Our evening activity was to go out and meet a few homeless people. And I would not have enough words to write about what I felt in this blog. The experience was just eye opening and change my perspective completely. There were few homeless people talking in front of us who were either homeless because of their skin color or their sexuality or just by their bad fortune. The sorry which stoked me the most was James’s story. He was in prison for TWENTY THREE years from the age of FOURTEEN. This was pretty shocking for me but every one makes wrong choices at some point of their life. But the great thing is that he got out and changed himself and now fighting for his right. But as obvious, the system and the government, and the specially people themselves are the obstacles. It was nice of our facilitators who took all of the people out for dinner and made them feel like they belong to human kind even though it was just for one day. I was sitting right next to James and chance to have a conversation and ask questions which we didn’t had enough time to do in the prior meeting.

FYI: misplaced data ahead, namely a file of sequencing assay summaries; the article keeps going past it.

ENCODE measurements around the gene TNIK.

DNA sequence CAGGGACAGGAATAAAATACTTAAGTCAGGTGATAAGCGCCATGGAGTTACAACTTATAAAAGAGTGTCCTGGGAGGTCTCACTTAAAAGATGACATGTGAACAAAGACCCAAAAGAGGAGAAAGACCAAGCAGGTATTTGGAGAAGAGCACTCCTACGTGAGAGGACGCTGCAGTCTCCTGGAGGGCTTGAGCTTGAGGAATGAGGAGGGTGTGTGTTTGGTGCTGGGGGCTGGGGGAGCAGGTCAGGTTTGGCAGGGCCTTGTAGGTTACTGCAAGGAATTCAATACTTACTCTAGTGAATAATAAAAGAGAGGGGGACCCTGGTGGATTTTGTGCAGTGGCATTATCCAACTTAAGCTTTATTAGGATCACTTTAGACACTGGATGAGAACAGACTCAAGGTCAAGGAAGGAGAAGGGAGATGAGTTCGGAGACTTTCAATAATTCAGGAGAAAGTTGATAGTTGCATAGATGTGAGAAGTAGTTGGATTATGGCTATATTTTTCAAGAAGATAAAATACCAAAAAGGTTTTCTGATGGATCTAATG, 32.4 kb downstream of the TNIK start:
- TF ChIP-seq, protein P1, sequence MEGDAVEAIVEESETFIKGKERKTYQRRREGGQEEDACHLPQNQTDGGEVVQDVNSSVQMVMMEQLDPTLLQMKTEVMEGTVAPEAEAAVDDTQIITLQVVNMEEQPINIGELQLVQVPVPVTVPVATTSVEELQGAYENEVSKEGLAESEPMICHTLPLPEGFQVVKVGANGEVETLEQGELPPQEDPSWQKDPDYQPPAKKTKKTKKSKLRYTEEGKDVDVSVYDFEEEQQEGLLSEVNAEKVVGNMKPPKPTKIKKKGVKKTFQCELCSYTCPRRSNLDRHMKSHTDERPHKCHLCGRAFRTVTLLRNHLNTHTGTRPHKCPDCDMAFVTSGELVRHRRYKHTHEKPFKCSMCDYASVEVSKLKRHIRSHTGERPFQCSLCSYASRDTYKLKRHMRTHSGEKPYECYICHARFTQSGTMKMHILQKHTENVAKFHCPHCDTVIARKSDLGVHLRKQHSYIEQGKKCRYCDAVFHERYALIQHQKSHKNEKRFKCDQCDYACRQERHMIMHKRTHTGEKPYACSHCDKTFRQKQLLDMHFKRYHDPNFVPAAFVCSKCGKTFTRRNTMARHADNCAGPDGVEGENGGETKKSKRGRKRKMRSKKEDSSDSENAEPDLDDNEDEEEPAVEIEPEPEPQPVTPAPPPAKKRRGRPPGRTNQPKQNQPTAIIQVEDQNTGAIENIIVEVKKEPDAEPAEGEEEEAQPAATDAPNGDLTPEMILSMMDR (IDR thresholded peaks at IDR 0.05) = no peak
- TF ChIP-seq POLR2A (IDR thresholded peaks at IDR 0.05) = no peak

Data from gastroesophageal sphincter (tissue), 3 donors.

I always had this question throughout the night that, why? Why do we have homeless people?  America has 3.5 million people homeless every year and spend 102 million dollars on ONE fighter aircraft which I don’t believe will ever gonna be fighting actual wars.  Why do people not see that a homeless is exactly the same as themselves, only difference is one got roof on their top and one don’t.  Why is it when a person gets punished for what mistake he made and rather than giving up, he is letting everything go and want to start a new life with good intensions and his background history doesn’t make him qualify for any job?, Why does a lady gets raped within 24hours of her being homeless and she can’t go to the law because she is not “technically homeless”? Why is that a homeless person was set on fire while he was sleeping on a public bench for no reason ?and Why is it that a grandmother, feeds her grandchildren who are about two and five the food which she picked up right from the trash in and I am sitting and watching them eat and can’t to do anything about it? The day these questions will be answered, then america would be called the greatest nation in the world.  Till then we can do what we can do to make these people’s lives better at a micro level. Talk to. Them,  engage them,  smile at them, make them feel like there are one of us.